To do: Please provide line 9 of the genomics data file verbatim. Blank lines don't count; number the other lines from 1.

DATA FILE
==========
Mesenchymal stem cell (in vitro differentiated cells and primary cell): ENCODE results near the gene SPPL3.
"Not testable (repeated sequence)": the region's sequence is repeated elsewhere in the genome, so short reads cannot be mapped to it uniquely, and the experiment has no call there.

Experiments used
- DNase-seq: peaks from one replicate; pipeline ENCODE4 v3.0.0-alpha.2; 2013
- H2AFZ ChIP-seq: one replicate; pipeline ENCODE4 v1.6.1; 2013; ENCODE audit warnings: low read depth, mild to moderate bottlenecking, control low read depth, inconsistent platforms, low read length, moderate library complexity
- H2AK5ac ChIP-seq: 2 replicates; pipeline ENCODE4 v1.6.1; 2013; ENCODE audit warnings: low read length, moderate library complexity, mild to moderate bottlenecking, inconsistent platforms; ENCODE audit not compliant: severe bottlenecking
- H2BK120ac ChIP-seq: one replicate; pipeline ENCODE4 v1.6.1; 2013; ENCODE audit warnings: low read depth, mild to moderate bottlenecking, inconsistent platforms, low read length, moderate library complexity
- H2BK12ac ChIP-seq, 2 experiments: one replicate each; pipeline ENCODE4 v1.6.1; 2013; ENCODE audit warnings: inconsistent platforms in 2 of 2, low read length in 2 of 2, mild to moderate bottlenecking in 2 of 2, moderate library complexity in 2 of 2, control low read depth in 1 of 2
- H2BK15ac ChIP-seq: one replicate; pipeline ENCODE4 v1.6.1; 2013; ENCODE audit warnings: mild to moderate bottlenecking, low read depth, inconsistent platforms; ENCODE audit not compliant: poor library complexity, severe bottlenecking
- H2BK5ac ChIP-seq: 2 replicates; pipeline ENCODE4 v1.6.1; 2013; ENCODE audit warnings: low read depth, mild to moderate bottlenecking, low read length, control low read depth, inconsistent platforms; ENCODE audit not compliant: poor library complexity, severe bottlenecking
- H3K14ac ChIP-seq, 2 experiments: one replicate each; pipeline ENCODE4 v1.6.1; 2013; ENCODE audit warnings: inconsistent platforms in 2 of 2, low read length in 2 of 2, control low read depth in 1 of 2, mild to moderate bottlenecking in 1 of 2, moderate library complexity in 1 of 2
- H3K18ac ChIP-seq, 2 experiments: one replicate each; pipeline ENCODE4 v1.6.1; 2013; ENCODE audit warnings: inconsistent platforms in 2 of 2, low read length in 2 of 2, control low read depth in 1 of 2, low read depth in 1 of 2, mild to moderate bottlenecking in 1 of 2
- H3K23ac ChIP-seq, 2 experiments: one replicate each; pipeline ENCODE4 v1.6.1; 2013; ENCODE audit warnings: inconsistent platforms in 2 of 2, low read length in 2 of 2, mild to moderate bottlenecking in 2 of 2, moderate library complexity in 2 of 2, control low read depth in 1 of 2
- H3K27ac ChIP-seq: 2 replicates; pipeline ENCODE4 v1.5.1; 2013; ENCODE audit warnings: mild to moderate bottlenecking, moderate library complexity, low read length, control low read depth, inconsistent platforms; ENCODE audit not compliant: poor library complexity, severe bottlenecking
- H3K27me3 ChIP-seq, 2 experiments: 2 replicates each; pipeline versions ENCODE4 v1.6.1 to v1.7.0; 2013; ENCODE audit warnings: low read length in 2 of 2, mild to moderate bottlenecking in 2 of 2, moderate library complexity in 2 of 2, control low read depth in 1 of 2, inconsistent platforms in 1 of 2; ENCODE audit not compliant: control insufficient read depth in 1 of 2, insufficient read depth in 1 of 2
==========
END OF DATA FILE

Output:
- H2BK15ac ChIP-seq: one replicate; pipeline ENCODE4 v1.6.1; 2013; ENCODE audit warnings: mild to moderate bottlenecking, low read depth, inconsistent platforms; ENCODE audit not compliant: poor library complexity, severe bottlenecking